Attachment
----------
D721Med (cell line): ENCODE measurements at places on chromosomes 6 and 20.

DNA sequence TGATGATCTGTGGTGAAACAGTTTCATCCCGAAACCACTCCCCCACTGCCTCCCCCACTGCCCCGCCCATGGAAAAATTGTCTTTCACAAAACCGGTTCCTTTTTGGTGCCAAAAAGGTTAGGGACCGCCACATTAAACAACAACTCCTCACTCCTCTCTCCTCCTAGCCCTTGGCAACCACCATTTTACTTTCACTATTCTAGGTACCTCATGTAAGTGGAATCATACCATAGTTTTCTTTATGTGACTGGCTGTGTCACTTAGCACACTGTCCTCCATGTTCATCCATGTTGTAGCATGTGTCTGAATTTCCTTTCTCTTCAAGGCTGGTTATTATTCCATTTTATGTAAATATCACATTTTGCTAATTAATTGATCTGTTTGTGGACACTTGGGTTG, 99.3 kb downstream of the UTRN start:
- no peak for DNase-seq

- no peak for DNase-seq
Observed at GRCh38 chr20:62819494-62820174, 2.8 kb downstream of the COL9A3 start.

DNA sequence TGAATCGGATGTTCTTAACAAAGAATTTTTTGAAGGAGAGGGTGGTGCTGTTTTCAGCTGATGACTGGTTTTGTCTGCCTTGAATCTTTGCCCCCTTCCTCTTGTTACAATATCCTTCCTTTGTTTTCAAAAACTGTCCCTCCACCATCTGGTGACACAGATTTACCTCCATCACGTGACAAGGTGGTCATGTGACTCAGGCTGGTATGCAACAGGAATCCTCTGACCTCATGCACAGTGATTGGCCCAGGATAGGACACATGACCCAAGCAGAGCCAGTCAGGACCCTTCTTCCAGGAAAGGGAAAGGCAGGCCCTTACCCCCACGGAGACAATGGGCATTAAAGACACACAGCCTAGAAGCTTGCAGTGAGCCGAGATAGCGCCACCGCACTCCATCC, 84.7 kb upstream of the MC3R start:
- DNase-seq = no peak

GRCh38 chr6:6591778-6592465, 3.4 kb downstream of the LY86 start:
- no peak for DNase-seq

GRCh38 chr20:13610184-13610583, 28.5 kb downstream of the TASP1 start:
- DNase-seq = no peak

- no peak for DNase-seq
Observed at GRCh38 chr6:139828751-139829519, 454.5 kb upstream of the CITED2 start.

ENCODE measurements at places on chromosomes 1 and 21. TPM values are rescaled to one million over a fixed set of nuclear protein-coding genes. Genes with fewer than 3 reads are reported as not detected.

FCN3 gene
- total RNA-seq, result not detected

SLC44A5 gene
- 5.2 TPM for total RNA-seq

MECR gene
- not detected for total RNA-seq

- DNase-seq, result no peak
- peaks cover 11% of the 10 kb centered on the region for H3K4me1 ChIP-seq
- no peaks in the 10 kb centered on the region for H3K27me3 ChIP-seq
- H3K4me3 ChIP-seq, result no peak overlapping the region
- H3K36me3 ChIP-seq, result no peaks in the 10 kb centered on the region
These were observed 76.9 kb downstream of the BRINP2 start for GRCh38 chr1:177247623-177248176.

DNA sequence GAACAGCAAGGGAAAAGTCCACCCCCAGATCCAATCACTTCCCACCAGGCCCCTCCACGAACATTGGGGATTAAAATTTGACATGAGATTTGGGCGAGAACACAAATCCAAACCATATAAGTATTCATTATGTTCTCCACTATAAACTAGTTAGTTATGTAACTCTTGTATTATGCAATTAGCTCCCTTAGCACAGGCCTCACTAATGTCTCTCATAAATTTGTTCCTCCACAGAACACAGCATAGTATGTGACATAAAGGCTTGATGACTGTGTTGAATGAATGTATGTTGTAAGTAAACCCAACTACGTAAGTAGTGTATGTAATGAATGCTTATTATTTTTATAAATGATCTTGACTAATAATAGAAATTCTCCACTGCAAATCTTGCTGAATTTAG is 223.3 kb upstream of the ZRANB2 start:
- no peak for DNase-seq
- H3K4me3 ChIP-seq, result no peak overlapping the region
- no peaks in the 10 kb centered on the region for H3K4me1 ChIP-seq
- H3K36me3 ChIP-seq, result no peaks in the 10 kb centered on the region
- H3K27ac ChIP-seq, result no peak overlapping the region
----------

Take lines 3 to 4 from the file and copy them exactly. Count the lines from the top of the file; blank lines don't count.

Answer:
- no peak for DNase-seq

- no peak for DNase-seq